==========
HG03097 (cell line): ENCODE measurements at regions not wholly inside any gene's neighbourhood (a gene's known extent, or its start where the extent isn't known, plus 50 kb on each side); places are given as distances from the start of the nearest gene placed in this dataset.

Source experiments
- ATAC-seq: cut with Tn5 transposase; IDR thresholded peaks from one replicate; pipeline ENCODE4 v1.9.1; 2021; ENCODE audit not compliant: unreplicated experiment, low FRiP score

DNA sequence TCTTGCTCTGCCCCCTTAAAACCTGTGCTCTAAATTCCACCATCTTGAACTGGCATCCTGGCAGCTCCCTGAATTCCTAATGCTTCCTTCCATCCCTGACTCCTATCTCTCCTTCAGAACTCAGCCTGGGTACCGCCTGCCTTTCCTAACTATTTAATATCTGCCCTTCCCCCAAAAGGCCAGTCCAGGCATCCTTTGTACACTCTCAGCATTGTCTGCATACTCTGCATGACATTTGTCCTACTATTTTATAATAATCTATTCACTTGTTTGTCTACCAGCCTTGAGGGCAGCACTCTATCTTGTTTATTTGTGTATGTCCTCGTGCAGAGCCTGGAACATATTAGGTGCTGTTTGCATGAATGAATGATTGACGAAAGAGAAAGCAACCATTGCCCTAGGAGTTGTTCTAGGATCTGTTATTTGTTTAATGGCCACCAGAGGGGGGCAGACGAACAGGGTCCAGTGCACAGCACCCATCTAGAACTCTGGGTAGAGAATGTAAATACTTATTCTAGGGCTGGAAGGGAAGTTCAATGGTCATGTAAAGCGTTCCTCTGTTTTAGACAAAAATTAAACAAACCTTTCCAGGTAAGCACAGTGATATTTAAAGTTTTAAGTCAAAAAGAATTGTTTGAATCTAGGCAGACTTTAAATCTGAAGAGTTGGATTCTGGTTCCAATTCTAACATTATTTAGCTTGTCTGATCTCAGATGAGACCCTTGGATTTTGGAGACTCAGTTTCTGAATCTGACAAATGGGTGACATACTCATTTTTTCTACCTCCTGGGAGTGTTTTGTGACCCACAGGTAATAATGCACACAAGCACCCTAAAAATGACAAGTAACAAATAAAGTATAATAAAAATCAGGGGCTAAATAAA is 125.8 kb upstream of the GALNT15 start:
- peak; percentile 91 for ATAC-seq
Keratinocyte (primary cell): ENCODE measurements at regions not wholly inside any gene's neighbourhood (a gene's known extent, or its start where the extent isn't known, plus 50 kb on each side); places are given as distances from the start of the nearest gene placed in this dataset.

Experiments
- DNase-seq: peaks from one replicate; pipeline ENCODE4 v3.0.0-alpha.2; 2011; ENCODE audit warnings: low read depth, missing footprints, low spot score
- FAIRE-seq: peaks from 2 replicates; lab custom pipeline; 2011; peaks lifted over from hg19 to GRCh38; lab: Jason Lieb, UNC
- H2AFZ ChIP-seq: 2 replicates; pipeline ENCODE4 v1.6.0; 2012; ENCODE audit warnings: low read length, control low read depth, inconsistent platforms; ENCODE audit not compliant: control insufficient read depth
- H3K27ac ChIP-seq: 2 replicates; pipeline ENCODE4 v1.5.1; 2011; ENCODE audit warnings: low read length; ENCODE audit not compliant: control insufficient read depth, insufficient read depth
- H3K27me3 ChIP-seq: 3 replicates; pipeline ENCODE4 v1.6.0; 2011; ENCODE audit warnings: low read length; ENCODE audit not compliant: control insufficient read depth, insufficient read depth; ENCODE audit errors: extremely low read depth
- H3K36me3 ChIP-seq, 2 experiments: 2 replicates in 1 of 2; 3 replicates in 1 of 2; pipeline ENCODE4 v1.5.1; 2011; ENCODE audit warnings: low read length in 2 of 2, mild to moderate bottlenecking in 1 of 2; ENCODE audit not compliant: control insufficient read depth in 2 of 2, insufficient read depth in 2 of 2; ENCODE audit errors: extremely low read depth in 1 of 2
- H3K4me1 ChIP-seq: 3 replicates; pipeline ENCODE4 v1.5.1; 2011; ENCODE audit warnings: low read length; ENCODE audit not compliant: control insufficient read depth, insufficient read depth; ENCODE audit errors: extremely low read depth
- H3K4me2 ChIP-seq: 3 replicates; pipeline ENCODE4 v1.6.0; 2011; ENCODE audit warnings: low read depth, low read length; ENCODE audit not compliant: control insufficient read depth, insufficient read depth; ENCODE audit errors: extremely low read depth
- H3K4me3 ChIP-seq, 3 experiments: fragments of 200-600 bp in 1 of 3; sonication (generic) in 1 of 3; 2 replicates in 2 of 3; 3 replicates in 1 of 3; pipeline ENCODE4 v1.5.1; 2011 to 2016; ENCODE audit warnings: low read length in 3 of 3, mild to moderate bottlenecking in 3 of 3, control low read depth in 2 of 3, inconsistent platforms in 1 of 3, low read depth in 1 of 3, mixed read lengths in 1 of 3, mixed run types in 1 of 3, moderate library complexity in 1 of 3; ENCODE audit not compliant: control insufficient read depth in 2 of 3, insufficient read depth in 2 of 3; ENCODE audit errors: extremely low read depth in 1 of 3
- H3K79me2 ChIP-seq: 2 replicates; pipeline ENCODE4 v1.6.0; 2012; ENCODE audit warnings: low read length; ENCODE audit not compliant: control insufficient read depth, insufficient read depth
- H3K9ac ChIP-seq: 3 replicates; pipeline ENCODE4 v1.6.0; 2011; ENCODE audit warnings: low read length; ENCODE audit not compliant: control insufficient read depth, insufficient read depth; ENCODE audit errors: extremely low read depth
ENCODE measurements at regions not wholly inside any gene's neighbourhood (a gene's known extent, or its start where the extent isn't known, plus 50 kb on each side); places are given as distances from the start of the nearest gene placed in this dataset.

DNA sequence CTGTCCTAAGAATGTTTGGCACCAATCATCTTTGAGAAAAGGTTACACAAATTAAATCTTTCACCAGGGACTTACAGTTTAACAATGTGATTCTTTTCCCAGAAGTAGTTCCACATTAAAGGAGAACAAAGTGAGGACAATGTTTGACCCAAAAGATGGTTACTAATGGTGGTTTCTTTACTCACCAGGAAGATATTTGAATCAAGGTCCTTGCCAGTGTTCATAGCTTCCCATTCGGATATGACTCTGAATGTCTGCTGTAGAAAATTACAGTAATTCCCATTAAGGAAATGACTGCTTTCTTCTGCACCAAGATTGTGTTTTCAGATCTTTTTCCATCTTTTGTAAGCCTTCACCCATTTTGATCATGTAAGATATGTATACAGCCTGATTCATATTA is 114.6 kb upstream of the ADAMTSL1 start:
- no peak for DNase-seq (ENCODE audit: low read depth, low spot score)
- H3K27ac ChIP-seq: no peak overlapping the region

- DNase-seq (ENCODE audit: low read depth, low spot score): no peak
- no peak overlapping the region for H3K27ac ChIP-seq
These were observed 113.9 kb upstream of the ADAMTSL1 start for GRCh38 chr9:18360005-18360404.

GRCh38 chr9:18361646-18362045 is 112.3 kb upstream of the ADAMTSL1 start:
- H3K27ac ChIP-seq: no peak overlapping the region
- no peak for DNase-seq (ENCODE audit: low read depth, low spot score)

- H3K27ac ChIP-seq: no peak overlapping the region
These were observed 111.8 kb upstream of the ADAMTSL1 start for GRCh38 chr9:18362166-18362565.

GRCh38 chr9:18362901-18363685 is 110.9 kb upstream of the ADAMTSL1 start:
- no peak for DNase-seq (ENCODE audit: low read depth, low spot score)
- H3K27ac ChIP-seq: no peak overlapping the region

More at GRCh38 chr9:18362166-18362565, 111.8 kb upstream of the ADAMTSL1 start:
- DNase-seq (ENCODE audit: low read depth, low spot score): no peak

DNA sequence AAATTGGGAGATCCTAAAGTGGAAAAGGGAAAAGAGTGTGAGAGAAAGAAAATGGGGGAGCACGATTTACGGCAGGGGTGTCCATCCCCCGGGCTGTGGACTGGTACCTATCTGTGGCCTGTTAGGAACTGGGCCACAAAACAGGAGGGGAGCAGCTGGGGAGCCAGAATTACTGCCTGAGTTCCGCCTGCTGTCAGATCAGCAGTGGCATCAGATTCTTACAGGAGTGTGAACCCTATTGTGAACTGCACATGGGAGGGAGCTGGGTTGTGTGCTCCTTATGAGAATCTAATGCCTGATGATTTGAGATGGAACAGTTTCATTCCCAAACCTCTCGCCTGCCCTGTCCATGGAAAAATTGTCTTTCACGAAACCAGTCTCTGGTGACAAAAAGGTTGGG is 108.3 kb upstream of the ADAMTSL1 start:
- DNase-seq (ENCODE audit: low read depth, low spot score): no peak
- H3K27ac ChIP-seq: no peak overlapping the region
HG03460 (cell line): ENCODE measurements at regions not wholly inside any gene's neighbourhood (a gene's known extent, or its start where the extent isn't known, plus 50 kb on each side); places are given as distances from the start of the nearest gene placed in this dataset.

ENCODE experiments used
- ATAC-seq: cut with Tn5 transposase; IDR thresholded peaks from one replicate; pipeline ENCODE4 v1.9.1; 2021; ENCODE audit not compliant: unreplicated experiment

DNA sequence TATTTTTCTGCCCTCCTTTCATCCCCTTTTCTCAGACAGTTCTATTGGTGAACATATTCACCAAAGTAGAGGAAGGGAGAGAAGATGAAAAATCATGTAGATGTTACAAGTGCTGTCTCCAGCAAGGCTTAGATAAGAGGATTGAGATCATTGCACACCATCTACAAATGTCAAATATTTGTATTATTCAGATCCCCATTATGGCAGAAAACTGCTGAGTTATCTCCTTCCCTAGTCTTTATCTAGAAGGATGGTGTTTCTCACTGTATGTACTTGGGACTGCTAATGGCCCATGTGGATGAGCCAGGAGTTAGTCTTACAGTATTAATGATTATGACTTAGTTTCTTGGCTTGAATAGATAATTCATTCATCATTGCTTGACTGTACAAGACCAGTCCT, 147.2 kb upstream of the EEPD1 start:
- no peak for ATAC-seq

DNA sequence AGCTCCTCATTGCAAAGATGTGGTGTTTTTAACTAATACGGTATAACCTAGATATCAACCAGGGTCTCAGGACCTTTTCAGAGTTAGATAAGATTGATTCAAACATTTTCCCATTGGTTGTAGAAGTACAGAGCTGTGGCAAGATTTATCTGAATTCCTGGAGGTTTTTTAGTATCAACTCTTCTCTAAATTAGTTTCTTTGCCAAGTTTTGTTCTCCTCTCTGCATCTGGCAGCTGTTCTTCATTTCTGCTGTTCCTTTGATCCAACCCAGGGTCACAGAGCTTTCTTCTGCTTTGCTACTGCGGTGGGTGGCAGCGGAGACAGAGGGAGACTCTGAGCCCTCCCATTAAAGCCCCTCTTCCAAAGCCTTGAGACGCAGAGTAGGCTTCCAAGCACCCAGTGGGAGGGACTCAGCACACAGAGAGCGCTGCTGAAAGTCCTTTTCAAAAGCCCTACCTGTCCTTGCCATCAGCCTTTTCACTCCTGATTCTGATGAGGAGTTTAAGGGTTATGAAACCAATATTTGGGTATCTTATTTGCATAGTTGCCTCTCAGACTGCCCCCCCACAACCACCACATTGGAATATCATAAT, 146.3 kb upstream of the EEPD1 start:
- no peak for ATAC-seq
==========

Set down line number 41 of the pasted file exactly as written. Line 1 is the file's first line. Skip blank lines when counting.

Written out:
- ATAC-seq: cut with Tn5 transposase; IDR thresholded peaks from one replicate; pipeline ENCODE4 v1.9.1; 2021; ENCODE audit not compliant: unreplicated experiment